, Volume 114, Issue 3, pp 161-175

Epilithic and epipelic diatoms in the Sandusky River, with emphasis on species diversity and water pollution

  • R. Jan StevensonAffiliated withDepartment of Biological Sciences, Bowling Green State University

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Benthic diatom communities were collected seasonally from silty and rocky substrates to survey the water quality of the Sandusky River. Even though species composition was highly variable along the river, recurrent changes in relative abundance of specific diatom taxa and changes in overall community composition delineated areas where discharge of treated sewage affected water quality of the river. Changes in species diversity (Shannon formula), not decreases in diversity, marked the site where greatest pollution had occurred. Problems with using species diversity indices to indicate pollution tend to be related to predicting decreases in diversity in response to decreases in water quality. Evidence in the Sandusky River and the theories of diatom community dynamics suggest that species diversity can be greater in polluted areas than less polluted areas.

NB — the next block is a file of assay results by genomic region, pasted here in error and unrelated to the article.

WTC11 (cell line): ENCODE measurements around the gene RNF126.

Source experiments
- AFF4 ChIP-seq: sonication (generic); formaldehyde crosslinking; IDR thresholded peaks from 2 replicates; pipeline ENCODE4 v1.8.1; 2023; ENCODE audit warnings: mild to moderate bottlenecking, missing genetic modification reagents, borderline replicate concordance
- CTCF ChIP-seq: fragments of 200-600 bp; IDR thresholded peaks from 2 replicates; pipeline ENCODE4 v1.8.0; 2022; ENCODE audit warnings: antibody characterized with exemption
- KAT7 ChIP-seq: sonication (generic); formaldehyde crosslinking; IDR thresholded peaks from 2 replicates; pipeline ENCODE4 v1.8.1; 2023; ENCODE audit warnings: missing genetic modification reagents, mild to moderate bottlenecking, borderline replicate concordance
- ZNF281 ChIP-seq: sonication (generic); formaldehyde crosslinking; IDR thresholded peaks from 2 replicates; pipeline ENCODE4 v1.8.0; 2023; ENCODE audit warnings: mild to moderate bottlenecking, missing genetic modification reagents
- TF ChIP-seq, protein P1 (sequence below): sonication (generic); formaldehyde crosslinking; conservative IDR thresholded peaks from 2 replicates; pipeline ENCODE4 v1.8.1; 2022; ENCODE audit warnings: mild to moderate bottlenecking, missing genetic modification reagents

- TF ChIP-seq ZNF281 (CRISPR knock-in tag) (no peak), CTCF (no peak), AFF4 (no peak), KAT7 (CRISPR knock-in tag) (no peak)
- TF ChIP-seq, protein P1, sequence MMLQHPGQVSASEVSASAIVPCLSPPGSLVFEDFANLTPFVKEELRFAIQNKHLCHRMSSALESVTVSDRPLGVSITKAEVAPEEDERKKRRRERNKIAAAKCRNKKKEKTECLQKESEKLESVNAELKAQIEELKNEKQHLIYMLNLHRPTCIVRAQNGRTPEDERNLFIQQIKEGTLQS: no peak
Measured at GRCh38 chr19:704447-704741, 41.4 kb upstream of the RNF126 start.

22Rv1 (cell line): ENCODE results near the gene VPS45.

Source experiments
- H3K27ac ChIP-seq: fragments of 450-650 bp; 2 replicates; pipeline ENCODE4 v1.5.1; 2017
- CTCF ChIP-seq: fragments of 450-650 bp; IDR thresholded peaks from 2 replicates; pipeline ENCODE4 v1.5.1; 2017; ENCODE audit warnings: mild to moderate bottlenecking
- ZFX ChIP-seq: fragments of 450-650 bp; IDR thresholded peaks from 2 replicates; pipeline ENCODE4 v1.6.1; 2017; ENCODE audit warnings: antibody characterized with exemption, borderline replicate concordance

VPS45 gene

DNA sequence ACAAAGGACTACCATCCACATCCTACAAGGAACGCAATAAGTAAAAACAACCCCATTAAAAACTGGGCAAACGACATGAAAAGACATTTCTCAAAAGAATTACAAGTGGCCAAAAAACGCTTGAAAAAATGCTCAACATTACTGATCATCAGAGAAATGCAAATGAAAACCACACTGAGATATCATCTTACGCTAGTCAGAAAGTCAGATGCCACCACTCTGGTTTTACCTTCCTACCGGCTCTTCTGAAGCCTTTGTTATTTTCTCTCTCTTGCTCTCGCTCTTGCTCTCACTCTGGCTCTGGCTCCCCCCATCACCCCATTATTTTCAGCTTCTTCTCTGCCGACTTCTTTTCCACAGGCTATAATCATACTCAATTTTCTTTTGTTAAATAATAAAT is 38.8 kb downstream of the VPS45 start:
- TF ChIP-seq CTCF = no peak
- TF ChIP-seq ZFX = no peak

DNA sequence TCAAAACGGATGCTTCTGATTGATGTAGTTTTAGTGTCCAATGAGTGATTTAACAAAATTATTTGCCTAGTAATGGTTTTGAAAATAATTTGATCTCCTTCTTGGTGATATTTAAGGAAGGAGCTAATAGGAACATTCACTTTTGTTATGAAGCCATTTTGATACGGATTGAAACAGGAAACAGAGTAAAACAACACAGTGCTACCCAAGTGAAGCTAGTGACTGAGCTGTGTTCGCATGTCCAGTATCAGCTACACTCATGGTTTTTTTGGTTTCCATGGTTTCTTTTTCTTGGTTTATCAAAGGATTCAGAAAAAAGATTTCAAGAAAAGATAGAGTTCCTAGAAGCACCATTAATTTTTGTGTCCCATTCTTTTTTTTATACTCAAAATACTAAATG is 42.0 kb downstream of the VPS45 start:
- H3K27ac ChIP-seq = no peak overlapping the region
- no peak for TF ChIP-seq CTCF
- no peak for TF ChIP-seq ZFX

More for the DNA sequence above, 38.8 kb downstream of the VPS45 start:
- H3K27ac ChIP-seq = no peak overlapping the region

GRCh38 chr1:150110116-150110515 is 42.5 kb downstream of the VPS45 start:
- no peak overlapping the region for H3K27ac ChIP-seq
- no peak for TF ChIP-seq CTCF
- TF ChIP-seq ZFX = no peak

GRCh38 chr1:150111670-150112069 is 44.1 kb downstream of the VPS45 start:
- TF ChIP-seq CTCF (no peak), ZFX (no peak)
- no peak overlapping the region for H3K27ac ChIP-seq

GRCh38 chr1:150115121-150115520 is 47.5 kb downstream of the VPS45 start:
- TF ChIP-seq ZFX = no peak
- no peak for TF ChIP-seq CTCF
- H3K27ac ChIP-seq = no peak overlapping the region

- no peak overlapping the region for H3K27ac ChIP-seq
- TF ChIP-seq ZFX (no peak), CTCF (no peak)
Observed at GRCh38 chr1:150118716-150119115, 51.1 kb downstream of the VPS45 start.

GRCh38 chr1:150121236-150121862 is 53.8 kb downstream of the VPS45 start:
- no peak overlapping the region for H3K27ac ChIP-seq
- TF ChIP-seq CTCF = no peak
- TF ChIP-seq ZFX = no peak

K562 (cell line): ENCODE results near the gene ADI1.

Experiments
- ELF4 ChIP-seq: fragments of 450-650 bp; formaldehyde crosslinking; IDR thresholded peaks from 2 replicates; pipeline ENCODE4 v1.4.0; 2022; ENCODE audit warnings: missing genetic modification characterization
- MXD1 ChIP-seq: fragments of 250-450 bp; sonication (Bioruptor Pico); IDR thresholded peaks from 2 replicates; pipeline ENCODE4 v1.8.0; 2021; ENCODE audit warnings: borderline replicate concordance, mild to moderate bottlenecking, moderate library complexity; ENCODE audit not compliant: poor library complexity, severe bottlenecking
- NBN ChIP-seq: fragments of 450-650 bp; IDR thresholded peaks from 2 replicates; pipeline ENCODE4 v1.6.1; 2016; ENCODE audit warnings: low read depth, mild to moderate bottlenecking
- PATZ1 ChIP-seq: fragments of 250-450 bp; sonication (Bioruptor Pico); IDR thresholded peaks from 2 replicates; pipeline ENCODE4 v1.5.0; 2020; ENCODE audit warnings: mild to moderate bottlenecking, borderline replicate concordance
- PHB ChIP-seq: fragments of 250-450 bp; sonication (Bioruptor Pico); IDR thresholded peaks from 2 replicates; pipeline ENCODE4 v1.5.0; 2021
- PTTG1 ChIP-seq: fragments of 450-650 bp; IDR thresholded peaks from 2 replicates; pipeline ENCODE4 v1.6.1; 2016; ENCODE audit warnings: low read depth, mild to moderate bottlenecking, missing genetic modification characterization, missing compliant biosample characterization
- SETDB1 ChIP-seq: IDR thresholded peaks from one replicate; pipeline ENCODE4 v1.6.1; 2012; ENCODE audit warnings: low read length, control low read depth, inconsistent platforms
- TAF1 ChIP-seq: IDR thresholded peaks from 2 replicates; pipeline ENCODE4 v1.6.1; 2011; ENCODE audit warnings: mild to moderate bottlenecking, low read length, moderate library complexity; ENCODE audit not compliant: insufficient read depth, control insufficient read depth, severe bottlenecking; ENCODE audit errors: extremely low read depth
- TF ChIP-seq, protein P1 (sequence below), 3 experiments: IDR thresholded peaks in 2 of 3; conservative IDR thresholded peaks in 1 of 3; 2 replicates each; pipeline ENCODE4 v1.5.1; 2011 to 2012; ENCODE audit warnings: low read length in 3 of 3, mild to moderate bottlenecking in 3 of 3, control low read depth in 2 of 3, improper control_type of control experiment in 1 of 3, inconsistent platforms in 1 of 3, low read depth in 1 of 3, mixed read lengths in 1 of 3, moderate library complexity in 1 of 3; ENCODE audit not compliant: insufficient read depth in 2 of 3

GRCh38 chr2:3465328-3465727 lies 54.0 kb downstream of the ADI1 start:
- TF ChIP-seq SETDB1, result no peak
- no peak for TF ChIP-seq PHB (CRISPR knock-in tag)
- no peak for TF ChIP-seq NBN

diatoms natural substrates pollution sewage species diversity streams